“What if someone doesn’t believe ‘taking God’s name in vain’ is a sin?”

The lost may argue that they don’t consider casually saying “God” to be blasphemy. In fact, the phrase “omigod” is so embedded in the vocabulary of youth today that it is shortened to “OMG” for ease in text messaging. It is just a meaningless word to them. In other words, they don’t esteem the name of God. The Hebrew word used for “vain” means nothingness, emptiness, vanity. According to John F. Walvoord, to misuse God’s name means literally, “to lift it up to or attach it to emptiness.” The Third Commandment forbids using God’s name flippantly or in profanity. So using the Lord’s name lightly or without thinking is the very essence of taking it “in vain.”

Another argument you may encounter is that the Seventh Commandment refers only to adultery, not fornication (sex before marriage). But 1 Tim. 1:8–10 makes clear that the Law also pertains to fornicators and homosexuals. God’s design is for sex to occur only between a husband and wife, and any sexual relations outside the bounds of marriage are forbidden. In an effort to counter homosexual marriage, many have used the argument that it is wrong simply because a child is better raised with a mother and a father than with two parents of the same gender. However, homosexuality is morally wrong because it violates God’s Law.

Finally, there are some who claim the Ninth Commandment, “You shall not bear false witness,” refers solely to giving false witness in a court of law, and therefore doesn’t include everyday lying. Another untruth. First Tim. 1:8–10 also says that the Law was made for “liars.” So, as much as the world would like to do away with the Law, or at least water it down, it is immutable. It is not going away, and it will be the unbending standard of judgment on the day when God judges the hearts of men and women (see Rom. 2:12).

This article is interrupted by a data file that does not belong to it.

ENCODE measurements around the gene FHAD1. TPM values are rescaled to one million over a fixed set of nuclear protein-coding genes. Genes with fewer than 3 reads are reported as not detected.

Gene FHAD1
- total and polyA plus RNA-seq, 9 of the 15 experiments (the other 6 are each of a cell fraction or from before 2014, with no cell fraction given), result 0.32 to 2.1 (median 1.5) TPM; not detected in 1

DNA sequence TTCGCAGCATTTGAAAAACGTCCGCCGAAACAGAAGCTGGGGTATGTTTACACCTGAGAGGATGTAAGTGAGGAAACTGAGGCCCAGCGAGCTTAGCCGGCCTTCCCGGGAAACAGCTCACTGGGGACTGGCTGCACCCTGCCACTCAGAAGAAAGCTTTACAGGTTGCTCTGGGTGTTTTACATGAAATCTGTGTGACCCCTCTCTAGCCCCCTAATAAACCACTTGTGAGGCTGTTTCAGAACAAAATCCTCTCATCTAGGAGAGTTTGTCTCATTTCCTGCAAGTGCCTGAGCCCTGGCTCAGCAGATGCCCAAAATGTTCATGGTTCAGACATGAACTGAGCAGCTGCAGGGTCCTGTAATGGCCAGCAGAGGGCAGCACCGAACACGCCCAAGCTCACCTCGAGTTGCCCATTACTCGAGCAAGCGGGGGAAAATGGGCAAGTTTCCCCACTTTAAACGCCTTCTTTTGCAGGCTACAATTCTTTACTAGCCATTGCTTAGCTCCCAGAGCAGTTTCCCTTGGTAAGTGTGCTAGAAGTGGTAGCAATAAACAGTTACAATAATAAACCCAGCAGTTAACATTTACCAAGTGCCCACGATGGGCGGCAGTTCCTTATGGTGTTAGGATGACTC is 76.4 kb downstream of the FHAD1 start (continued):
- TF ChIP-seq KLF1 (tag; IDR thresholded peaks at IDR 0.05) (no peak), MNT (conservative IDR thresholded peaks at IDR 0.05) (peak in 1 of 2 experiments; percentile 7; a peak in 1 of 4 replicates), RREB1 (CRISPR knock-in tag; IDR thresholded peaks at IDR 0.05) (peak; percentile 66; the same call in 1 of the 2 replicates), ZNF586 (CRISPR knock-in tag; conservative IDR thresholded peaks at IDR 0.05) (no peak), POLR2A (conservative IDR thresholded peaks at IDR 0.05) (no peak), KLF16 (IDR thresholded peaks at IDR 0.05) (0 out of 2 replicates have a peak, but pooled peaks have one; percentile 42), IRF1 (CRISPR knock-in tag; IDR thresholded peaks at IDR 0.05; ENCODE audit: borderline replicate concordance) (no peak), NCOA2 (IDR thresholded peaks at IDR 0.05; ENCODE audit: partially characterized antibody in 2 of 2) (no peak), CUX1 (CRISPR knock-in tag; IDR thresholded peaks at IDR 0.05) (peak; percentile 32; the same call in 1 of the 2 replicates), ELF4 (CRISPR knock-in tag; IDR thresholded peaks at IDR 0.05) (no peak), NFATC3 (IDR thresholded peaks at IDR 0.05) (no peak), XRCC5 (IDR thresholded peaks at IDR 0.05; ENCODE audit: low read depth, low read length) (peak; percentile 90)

1 Timothy 6:1 Let as many bondservants as are under the yoke count their own masters worthy of all honor, so that the name of God and His doctrine may not be blasphemed.

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5 Responses to “What if someone doesn’t believe ‘taking God’s name in vain’ is a sin?”

  1. Karen Burwell says:

    i wrote a poem some time ago on that very topic, the omg all over facebook and kids constantly saying it

    when a student says it i let him/her know I’m offended, and why. Probably get in trouble some day for this.

    Schools…the only mention of God is blasphemy.

    Karen Burwell

    p.s. I write poetry all the time


  2. Michael Adams says:

    An honest question.
    I can see when the name Jesus and or Christ is used where this is a true reference to the God of Scriptures.
    But the word God, …. isn’t that just a word?
    Are most people referencing Jehovah or just a word, that is in the American culture, as I can pretty much say that I am sure when most say it, they are not directing their talk to a particular god or to The God of Scriptures.
    God knows our hearts and intentions, and isn’t His command referring to when His name is used in reference to Him?

  3. Jimmy says:

    OMG can you guys be serious. How about this revelation from the Jimmy Bible? “There is no god!”

    This whole article immediately reminded me of the Jehovah skit from Life of Brian. “All i said was ‘This halibut is good enough for Jehavoh’ ‘He said it again, he said it again'” Hilarious, just like yu poor deluded people.

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